• Mac Apps, OneNote 28.02.2006

    Lately, we have been getting Google queries for “OneNote Mac”, “OneNote for Mac”, etc. Sadly there is no version of OneNote for Mac. Microsoft does release Office for Macintosh. The last version of Office Mac was called Office 2004. It includes Word, Excel, PowerPoint, Entourage (Mac version of Outlook), and Virtual PC (available only with Office 2004 Professional).

    Here are the options I see available for Mac users:

    1. Install a note-taking program that works on Mac (Jarnal, Curio, etc).
    2. Use Virtual PC. Virtual PC lets you install Windows XP on a Mac. It lets you install and run practically any program available on Windows XP. For this you will need Virtual PC, Windows XP, and OneNote.
    3. Wait for the next version of Office for Mac and hope it includes OneNote.

    In the meantime, I am going to contact Office for Mac developers and ask what they are planning for the next version.

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    Posted by Sid @ 2:14 pm

  • 43 Responses

    • Hey, great article, thanks, I hope they do something ASAP! ITS THE ONLY thing preventing my move to mac..cuz I love OneNote, and thats the only thing I love about windows.

    • Hey, great article, thanks, I hope they do something ASAP! ITS THE ONLY thing preventing my move to mac..cuz I love OneNote, and thats the only thing I love about windows.

    • I hope so too, I love OneNote, but i still jumped ship and got me a Macbook Pro, and I’ll never look back, especially after seeing how messed up Vista is, and how they are stealing our rights to use our OWN MEDIA that we paid our hard earned money for, the DRM in Vista is 100x worse then the one in XP!!!!

    • I hope so too, I love OneNote, but i still jumped ship and got me a Macbook Pro, and I’ll never look back, especially after seeing how messed up Vista is, and how they are stealing our rights to use our OWN MEDIA that we paid our hard earned money for, the DRM in Vista is 100x worse then the one in XP!!!!

    • i always thought that the notebook view in word 2004 was Microsoft’s answer to OneNote for mac. it allows tabs on the left like pages in OneNote, definately very familiar anyway.

      perhaps that should also be on your list?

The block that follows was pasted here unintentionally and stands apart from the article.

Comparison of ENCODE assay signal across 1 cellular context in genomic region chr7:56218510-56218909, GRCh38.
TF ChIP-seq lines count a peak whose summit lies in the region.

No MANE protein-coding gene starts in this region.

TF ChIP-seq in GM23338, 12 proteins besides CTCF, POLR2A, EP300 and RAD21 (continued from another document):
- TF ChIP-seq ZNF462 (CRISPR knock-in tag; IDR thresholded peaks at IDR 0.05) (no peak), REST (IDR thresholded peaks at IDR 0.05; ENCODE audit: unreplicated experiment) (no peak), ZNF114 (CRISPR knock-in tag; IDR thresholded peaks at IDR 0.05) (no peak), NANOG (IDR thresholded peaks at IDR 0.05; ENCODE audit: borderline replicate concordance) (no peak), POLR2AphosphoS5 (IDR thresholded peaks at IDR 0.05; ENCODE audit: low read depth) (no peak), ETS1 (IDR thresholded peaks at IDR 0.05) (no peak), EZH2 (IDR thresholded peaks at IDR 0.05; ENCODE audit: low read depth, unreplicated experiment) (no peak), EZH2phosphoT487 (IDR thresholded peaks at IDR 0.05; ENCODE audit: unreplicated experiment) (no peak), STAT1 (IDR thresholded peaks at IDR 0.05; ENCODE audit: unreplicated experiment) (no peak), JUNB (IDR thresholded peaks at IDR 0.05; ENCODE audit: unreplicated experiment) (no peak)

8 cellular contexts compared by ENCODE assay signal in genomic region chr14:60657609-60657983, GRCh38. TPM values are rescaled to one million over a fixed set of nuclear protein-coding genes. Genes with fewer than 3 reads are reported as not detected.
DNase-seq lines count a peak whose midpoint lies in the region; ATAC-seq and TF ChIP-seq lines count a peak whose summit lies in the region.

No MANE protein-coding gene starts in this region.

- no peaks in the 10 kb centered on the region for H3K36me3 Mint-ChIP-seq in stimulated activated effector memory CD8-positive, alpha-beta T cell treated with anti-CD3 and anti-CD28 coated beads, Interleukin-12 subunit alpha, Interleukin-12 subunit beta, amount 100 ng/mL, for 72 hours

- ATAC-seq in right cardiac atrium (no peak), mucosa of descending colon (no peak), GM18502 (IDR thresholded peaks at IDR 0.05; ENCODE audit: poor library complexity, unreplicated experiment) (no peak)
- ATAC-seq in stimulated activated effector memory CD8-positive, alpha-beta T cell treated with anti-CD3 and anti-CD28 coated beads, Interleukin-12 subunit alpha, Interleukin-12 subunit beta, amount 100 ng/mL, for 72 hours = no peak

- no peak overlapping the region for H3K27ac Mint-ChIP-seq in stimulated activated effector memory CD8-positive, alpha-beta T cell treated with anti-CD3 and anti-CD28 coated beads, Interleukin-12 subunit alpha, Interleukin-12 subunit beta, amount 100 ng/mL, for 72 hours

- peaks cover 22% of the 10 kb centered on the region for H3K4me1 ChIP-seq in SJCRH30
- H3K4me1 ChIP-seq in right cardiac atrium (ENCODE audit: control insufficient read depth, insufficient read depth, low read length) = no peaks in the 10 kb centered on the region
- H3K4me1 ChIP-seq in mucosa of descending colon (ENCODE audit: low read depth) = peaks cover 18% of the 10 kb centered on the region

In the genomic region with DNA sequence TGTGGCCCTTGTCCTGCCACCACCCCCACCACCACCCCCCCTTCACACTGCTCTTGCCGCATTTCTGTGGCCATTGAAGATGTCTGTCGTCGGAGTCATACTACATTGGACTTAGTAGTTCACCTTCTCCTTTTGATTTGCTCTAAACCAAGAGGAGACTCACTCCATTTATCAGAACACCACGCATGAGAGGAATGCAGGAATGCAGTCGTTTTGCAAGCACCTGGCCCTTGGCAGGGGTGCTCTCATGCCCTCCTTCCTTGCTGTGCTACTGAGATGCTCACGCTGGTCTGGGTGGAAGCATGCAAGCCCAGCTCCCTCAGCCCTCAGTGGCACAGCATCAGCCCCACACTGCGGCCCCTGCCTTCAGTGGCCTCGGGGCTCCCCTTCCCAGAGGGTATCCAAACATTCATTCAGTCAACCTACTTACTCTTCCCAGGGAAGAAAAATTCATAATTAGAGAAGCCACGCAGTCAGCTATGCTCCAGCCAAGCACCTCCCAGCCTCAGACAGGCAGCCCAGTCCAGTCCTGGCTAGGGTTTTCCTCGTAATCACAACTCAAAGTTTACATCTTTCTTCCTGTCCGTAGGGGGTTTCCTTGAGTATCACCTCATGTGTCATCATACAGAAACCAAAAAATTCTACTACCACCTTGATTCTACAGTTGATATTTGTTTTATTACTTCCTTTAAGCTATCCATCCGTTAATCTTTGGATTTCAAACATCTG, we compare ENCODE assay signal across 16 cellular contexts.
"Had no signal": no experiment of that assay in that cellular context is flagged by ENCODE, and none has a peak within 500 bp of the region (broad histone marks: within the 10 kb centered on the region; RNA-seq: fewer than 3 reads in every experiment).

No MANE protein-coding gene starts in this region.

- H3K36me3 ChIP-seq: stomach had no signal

regards,
      Phil

    • i always thought that the notebook view in word 2004 was Microsoft’s answer to OneNote for mac. it allows tabs on the left like pages in OneNote, definately very familiar anyway.

      perhaps that should also be on your list?

      regards,
      Phil

    • your title is called: How to Install OneNote on Mac or OS X, but you dont say how to install Onenote for mac, so what is the point of your article? Virtual PC is terrible, Mac Office 2008 doesnt have Onenote either. your article is deceptive and that is not appreciated.

    • your title is called: How to Install OneNote on Mac or OS X, but you dont say how to install Onenote for mac, so what is the point of your article? Virtual PC is terrible, Mac Office 2008 doesnt have Onenote either. your article is deceptive and that is not appreciated.

    • I totally can identify with this! Being a full-time seminary student, I understand what taking notes is about. But I am also a part-time webmaster, and let’s face it, the Mac just performs so much better in programs like Flash, Dreamweaver and Photoshop.

      I put up a link to my blog where I have outlined a new feature in Parallels called Coherence. It is really bridging the gap a lot! In case the link didn’t make it through, here it is again:

      http://web.mac.com/dbthree/iWeb/The Barber Family/Dan’s Blog/013F1E5B-7797-424C-A5C5-96F2DBF104A2.html

      Notebook view on the Word for Mac simply doesn’t do justice to what OneNote is capable of. Subpages may be the biggest example. The fact that I can’t have subpages in Word for Mac is a big disadvantage.

      That is why I like this new Coherence feature so much. I simply click on my OneNote icon in my dock (no, that’s not a typo—you will see on the blog entry) and the program opens, and I am off and running. It seems to run great. I have my Parallels VM running Windows XP SP2, with a 20GB hard drive and 512MB RAM. It does just great.

    • I totally can identify with this! Being a full-time seminary student, I understand what taking notes is about. But I am also a part-time webmaster, and let’s face it, the Mac just performs so much better in programs like Flash, Dreamweaver and Photoshop.

      I put up a link to my blog where I have outlined a new feature in Parallels called Coherence. It is really bridging the gap a lot! In case the link didn’t make it through, here it is again:

      http://web.mac.com/dbthree/iWeb/The Barber Family/Dan’s Blog/013F1E5B-7797-424C-A5C5-96F2DBF104A2.html

      Notebook view on the Word for Mac simply doesn’t do justice to what OneNote is capable of. Subpages may be the biggest example. The fact that I can’t have subpages in Word for Mac is a big disadvantage.